Credence Analytics - Empowering through knowledge. Slow Debt.

Non-SLR debt borrowing via private placements grew only 8 percent over the year in FY 04 in spite of a huge drop in yields and easy liquidity. Total debt mobilisation was Rs.52,649 crore, higher than the preceeding fiscal’s Rs.48,424 crore.

Public financial institutions (PFIs) were the biggest borrowers, raising a total of Rs.13,110 crore. Meanwhile, borrowings by state level undertakings (SLUs) more than doubled to Rs.9,407 crore. SLU borrowing had seen a consistent fall in the preceding two years but FY 04 saw increased expenditure in infrastructure and power sectors. PSU borrowing dipped by more 50 percent to
Rs.6,656 crore while Banks and financial institutions borrowed a total of Rs.10,128 crore.

Cost of the borrowing for a top rated 10-year corporate paper fell by 150-200 basis points (bps.) in FY 04, aided by liquidity and improved economic scenario. However, the two positive factors for the market viz., lower yields and liquidity, were overshadowed by regulatory concerns and relaxation in the ECB norms.

Debt mobilisation slipped 47% in Q3 over Q2, when the SEBI and the RBI clamped down on the market by issuing listing and exposure criteria for borrowers and investors (read Banks). The deadlines to meet the norms were eased later and increased primary issuance but could not do enough to trigger a sharp reversal of the trend. By then, companies had found the external commercial borrowing (ECB) route as a cheaper alternative to raise money. As compared with the AAA 5-year yield of 5.55-5.65% , a fully hedged ECB cost around 5% or lesser for few highly rated Indian corporates.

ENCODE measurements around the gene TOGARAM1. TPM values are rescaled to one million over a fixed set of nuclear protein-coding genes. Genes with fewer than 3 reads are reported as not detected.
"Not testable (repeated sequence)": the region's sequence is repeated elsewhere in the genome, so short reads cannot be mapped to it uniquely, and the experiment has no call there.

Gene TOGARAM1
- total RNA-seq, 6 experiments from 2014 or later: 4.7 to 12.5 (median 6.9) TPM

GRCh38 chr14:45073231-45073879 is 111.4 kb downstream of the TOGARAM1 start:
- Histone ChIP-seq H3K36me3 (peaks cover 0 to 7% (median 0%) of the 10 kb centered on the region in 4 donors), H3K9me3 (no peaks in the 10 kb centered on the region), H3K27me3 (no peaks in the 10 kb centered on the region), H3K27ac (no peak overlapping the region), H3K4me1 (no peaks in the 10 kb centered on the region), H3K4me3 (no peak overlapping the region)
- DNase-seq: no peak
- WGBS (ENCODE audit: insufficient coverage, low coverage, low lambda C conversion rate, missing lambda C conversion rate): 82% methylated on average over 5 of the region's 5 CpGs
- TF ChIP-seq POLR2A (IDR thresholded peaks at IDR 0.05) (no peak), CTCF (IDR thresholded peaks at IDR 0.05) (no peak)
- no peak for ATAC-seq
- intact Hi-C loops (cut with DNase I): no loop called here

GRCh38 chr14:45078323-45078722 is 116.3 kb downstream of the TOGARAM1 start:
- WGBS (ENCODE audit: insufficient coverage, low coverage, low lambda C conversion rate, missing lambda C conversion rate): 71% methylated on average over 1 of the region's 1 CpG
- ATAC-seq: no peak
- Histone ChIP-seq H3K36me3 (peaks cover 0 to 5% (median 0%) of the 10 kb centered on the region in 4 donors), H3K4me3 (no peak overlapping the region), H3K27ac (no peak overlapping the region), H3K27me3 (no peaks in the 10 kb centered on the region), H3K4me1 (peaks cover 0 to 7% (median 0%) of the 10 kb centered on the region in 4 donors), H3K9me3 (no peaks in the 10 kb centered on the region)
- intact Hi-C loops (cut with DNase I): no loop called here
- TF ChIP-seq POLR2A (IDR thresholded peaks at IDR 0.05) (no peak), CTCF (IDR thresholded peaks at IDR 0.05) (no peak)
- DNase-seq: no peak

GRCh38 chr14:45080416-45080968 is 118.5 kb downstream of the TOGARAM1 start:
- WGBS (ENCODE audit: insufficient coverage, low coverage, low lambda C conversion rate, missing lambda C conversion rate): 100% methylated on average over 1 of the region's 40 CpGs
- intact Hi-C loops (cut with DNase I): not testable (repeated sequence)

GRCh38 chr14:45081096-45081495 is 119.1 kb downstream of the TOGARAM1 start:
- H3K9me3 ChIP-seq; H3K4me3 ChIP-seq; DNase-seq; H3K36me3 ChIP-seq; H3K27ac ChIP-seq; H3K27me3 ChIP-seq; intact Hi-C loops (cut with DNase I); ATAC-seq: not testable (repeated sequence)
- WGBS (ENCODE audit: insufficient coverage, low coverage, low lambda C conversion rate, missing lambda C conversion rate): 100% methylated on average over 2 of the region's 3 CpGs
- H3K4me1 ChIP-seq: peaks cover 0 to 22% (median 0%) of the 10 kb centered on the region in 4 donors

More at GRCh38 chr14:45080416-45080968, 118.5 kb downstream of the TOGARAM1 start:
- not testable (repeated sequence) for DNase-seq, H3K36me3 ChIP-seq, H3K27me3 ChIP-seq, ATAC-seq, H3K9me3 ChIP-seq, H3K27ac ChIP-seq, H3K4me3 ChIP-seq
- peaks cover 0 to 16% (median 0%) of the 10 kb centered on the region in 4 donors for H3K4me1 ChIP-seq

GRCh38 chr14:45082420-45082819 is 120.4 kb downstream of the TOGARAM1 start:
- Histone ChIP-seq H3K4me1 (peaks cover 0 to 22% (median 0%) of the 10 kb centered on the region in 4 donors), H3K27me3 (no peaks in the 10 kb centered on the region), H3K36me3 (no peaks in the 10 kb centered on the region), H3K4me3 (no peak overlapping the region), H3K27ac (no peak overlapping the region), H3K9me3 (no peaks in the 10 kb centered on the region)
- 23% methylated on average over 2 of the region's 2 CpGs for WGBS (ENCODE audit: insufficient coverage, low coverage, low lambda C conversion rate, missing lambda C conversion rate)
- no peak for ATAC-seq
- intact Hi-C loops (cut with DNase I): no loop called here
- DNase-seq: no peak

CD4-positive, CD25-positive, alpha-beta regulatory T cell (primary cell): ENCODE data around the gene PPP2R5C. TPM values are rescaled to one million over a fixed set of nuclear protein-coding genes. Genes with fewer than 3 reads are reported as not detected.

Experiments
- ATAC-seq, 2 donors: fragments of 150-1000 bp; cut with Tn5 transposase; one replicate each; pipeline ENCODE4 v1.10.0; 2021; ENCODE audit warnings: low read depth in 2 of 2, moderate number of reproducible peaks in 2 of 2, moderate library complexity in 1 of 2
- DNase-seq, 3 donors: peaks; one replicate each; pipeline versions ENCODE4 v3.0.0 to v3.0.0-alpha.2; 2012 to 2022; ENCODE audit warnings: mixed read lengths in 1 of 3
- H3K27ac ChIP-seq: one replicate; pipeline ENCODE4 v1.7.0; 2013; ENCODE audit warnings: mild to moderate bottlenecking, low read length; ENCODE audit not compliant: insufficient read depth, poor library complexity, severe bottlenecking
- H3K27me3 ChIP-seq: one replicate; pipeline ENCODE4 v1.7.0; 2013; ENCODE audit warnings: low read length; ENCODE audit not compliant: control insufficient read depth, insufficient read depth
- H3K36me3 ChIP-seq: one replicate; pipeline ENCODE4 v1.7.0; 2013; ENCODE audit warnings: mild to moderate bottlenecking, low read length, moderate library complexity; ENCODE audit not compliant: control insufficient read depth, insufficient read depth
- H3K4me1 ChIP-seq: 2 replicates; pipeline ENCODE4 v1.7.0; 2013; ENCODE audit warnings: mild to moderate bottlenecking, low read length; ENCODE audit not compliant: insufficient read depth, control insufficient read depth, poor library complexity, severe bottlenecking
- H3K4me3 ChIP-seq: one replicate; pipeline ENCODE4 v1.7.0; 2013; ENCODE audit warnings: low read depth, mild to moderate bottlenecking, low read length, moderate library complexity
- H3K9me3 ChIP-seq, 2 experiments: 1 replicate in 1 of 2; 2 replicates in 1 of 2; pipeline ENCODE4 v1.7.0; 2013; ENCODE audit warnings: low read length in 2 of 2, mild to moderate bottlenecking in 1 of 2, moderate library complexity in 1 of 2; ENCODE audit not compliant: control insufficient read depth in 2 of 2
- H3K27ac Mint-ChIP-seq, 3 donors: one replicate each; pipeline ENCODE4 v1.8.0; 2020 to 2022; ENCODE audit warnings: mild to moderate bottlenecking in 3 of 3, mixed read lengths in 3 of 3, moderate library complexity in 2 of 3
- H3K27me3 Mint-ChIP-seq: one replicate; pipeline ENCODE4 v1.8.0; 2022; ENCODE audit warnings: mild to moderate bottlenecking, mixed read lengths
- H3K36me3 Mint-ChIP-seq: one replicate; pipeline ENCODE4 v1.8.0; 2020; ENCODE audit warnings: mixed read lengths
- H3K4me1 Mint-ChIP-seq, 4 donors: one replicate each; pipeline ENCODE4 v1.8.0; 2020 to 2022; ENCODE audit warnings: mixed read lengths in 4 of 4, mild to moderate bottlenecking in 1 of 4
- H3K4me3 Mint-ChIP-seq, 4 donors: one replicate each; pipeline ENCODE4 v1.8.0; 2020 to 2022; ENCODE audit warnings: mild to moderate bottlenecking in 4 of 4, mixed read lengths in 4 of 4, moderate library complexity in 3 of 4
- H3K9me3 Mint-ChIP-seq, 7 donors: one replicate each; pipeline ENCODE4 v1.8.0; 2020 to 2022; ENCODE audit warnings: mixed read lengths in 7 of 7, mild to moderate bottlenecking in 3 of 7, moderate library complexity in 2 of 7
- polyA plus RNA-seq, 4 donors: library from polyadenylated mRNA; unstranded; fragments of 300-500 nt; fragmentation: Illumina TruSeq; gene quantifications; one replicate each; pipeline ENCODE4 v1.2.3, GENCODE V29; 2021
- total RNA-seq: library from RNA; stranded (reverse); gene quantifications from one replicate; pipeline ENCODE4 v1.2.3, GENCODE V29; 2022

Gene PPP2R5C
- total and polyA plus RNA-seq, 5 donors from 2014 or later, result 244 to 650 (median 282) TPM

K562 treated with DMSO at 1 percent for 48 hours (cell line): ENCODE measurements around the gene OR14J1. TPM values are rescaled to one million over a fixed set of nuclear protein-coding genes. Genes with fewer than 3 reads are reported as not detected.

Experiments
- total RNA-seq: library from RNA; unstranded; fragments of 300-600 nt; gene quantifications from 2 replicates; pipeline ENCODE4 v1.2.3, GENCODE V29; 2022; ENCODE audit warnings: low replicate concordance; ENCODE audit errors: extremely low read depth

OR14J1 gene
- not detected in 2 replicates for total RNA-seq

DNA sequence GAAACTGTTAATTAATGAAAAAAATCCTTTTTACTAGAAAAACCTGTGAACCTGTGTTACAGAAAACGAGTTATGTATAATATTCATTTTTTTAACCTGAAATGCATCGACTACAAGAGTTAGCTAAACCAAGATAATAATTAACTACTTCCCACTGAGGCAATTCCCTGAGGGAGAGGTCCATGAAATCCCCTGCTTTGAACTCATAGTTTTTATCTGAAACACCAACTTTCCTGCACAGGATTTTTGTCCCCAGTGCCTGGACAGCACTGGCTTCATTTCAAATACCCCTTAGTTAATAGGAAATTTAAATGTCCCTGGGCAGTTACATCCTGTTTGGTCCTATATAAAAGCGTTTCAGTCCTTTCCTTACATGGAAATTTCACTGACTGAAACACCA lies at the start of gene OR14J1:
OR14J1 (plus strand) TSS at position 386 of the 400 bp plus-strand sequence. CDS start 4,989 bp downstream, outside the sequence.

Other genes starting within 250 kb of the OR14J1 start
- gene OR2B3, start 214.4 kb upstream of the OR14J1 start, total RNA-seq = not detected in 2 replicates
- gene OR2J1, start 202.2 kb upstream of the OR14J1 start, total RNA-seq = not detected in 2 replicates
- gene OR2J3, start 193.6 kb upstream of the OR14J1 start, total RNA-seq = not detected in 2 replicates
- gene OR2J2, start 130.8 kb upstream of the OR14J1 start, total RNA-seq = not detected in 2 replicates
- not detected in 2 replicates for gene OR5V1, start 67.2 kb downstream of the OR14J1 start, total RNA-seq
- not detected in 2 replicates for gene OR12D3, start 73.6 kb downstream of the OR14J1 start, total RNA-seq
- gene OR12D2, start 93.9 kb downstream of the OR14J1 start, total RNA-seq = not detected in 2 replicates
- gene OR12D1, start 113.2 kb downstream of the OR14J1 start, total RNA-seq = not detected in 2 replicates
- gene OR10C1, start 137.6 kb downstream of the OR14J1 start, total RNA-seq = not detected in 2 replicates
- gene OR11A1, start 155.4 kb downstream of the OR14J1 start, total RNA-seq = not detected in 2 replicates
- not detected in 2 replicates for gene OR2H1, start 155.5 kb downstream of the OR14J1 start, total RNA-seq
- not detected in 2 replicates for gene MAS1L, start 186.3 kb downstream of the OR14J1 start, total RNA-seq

The securitisation market grew quite actively in the fiscal with around Rs.8,115 crore worth of loans/assets securitised as FIs found securitisation a good way to meet CAR norms. Interestingly Banks and FIs securitised the assets such as corporate loans and microfinance for the first time.

Another highlight was the issue of rupee debt by a supranational Bank in the Indian market. The Asian Development Bank raised Rs.500 crore via 10-year at a spread of 16 bps. over the sovereign yield of similar maturity.

Debt mobilisation did pick up towards the end of the fiscal but with the instruments like FCCBs in good demand, the domestic corporate debt market could remain subdued. However the creation of Rs.50,000 crore infrastructure fund is expected to support the market.

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